I couldn't do all these things if I worked outside the home. I'm just not that productive. And I don't think people should feel like they have to do all these things and work outside the home. Yes, some need doing (laundry), others are just for fun (birthday cakes.) There are only 24 hours in the day. Something has to give.

When people ask me 'what I do,' I tell them 'I'm at home.' No one has ever been snarky or rude about it. People are always very nice and polite, but the conversation usually stops there. There's typically a rather awkward silence. People just don't usually know how to engage me in conversation once I admit I'm not splitting the atom. Feeling the awkwardness, I usually end up saying things like, 'I do volunteer work.' Which is true. 'I help out at the kids' school.' Also true. 'My husband works crazy hours and travels a lot, so I don't even know how we would manage if I had a job.' 'I'm very involved with my church.' 'I have a child with special needs.' True, true and true. But it's as if I feel I have to justify being home. As if keeping house is not enough. Because although people are very nice and polite, I feel like they're thinking.... what does she do all day?

Sometimes I think I'm probably just projecting. That people aren't really thinking that. And they probably aren't. They probably aren't thinking about me at all. They're probably making their grocery lists in their minds. Or thinking about a work deadline. Or maybe they are thinking, how on earth do I relate to this dinosaur from the 1950's? How do I make conversation with someone who washes dishes and does laundry all day? Her house must be so clean.

Well, it's not. Right now the upstairs toilet is kind of nasty, but I'm procrastinating by writing on my blog. I lose my patience and my temper and my keys. And I'm certainly not the world's greatest mother. I lost my temper in a kind of epic way last week, and begged my firstborn's forgiveness with tears in my eyes. And he gave it so freely.... that I cried even more.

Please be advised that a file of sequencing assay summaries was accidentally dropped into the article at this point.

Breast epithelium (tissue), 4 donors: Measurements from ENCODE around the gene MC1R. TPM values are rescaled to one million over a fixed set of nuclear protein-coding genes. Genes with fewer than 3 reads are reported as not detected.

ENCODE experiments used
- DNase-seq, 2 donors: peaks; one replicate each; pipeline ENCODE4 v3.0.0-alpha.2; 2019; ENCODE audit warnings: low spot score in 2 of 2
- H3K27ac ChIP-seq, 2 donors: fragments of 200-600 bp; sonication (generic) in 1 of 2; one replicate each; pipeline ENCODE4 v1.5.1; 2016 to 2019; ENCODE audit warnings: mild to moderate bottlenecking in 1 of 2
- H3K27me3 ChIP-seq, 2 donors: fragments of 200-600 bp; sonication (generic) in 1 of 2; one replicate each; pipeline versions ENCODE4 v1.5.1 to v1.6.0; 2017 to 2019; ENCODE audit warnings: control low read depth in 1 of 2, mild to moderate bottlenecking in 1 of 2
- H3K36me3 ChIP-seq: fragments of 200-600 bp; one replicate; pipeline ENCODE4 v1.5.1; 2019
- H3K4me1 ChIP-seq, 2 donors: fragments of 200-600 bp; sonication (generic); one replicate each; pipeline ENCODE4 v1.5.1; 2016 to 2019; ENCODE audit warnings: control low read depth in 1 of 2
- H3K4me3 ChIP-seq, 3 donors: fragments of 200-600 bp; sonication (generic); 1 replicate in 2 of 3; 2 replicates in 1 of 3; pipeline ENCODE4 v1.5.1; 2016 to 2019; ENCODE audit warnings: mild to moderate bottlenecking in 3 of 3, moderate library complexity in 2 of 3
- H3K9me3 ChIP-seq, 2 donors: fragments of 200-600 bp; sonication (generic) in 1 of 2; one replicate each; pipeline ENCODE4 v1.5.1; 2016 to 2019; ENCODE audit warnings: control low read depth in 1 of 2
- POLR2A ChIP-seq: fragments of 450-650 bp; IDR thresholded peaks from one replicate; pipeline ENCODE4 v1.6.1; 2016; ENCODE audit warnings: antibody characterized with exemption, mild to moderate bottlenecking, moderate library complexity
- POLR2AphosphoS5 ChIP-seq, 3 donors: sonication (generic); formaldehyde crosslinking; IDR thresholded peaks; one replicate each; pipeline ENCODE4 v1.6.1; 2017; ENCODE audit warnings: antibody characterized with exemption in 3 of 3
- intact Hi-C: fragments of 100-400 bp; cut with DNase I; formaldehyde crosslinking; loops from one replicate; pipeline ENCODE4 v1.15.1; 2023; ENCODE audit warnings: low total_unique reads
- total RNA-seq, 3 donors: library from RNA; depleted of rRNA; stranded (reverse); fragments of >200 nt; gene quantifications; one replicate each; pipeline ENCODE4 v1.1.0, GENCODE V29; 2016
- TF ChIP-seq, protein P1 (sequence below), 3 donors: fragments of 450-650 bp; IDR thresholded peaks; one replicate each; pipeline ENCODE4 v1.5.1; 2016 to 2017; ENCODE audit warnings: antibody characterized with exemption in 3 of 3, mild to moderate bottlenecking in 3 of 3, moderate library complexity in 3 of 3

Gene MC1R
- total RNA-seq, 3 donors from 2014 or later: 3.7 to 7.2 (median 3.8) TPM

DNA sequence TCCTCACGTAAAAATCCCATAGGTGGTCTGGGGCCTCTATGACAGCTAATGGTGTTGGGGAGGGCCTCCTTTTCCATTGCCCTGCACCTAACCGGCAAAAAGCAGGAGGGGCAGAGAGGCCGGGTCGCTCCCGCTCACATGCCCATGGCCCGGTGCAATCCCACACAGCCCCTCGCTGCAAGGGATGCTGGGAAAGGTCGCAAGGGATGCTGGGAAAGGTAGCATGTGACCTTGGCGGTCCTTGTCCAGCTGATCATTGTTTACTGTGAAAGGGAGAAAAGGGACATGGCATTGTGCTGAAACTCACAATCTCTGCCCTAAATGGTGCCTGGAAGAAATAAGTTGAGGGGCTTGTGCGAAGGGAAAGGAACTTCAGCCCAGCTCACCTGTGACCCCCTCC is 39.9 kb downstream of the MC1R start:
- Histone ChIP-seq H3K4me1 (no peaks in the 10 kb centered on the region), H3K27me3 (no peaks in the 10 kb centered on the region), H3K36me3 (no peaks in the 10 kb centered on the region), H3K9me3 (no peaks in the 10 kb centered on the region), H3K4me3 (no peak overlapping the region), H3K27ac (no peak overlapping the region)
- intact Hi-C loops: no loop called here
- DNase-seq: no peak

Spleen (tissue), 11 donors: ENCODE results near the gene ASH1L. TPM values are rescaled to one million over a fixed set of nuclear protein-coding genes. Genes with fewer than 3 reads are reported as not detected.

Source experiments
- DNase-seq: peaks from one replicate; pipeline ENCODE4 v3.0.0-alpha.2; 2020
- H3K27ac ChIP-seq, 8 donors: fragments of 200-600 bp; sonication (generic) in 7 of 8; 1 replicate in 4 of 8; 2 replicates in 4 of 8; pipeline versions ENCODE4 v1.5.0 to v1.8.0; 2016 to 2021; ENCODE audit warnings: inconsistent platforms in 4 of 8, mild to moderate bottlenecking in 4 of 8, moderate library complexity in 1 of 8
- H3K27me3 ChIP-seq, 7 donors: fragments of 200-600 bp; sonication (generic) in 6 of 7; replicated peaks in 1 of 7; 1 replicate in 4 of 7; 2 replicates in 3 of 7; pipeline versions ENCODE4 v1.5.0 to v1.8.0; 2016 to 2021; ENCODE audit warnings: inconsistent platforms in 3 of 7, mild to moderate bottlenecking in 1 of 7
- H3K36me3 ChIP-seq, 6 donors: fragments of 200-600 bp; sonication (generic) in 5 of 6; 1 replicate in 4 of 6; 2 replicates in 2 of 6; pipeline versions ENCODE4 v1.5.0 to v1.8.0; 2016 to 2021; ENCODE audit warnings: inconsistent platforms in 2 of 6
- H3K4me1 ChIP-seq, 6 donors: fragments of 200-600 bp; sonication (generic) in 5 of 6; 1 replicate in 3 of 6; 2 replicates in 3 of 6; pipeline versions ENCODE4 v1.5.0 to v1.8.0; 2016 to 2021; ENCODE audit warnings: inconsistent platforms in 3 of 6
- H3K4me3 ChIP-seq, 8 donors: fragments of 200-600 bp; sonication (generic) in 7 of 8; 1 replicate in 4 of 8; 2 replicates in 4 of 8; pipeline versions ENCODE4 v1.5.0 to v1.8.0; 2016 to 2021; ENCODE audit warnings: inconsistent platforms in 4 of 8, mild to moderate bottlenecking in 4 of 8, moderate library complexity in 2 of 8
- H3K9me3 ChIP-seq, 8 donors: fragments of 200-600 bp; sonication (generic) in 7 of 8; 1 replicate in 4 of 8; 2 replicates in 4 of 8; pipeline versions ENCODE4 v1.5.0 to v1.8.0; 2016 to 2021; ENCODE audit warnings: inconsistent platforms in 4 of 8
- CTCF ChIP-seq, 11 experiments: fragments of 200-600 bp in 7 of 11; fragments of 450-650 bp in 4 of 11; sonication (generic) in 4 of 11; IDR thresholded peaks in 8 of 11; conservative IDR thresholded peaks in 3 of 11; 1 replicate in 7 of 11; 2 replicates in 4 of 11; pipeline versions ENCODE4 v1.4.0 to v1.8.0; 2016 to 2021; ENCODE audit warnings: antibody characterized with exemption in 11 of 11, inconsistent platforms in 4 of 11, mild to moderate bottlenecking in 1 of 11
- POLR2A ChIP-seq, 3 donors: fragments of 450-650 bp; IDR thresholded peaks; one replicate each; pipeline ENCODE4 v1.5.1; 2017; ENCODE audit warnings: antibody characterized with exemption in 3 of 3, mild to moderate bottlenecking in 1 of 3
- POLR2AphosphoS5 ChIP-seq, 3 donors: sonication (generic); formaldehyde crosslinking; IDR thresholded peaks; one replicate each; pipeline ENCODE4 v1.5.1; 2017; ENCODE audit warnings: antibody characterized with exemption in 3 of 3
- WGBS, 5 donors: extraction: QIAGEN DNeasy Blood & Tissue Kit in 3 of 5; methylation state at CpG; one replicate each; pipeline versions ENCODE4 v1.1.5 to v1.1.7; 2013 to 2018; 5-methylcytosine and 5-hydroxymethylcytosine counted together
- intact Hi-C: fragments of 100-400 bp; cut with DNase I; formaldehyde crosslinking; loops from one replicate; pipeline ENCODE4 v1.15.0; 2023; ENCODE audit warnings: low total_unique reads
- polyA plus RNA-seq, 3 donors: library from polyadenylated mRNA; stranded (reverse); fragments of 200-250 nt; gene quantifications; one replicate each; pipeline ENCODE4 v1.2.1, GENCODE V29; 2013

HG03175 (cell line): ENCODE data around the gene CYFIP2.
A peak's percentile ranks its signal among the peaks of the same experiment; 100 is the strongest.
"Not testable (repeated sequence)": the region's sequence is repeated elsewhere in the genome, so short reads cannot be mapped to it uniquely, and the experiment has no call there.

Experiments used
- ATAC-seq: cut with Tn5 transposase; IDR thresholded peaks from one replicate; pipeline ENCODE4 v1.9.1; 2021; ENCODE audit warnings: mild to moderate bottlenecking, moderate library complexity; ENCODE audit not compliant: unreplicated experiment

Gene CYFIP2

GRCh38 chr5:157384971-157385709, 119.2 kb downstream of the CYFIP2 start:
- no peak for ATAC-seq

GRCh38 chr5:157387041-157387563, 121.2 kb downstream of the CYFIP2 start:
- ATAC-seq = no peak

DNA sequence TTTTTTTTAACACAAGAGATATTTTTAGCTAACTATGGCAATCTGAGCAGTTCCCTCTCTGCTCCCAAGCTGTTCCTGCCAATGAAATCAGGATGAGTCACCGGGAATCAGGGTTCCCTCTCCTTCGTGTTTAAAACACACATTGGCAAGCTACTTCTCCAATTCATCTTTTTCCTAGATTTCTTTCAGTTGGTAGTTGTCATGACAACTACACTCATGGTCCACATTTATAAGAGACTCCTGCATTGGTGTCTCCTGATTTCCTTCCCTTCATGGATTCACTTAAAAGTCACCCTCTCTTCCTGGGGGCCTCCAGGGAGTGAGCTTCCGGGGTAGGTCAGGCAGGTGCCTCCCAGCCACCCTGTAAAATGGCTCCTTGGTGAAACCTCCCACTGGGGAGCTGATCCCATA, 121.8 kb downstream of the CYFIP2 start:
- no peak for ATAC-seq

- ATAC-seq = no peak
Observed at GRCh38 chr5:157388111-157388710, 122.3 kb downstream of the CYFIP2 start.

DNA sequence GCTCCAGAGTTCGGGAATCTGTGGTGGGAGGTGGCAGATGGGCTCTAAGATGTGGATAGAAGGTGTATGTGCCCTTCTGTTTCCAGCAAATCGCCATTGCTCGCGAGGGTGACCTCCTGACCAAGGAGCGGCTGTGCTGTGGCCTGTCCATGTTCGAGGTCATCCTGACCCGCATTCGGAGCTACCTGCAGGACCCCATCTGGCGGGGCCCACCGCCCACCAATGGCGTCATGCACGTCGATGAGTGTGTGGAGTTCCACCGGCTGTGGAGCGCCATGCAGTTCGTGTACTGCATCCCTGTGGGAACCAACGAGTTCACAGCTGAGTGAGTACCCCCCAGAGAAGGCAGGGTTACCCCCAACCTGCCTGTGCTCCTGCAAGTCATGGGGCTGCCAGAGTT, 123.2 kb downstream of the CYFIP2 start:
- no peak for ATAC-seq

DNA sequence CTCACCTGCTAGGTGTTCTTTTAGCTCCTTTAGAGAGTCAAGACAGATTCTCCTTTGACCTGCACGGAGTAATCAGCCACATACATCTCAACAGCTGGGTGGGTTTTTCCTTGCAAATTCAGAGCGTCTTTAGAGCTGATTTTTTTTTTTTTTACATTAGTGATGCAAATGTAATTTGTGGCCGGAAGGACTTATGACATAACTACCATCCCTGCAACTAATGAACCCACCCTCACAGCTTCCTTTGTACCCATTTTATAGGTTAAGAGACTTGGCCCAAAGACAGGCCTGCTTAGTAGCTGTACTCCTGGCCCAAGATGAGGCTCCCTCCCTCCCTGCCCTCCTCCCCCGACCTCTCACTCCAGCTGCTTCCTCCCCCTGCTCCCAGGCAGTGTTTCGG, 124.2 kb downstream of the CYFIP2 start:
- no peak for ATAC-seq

Whatever any family decides to do with paid work and housework is up to them and it's none of my--or anyone else's--business. But we have elevated paid work above the unpaid. Whether someone works a paid job all day or not, those household chores need doing. Whether you do it yourself or pay someone else to do it, it needs doing, and it blesses people when it's done. Just because you didn't receive a check for the doing, doesn't mean it isn't worth something. Betty Friedan told us we couldn't be fulfilled without paid work, and as a society, we believed her. The irony is that I now hear feminists complain that 'care-giving,' which is usually done by women, is undervalued. Ummm, yes. It is. And who started that, I wonder?

Yet no work is unpaid, not really. Last night, as my boys and I were supping on chips, salsa and olives after flag-football practice, my firstborn said, "Mommy, this is my refuge." I looked at him for a moment with alarm. He's not usually the introspective, mushy type, so I wondered.... Why does he need refuge? Did someone bully him on the school bus?!

"What do you mean?" I replied. He said, "You told me once that our home is my refuge. That no matter what happens in the world, this is where I can come for peace and rest, and it is."

And that was payment, larger than any check I could ever be given.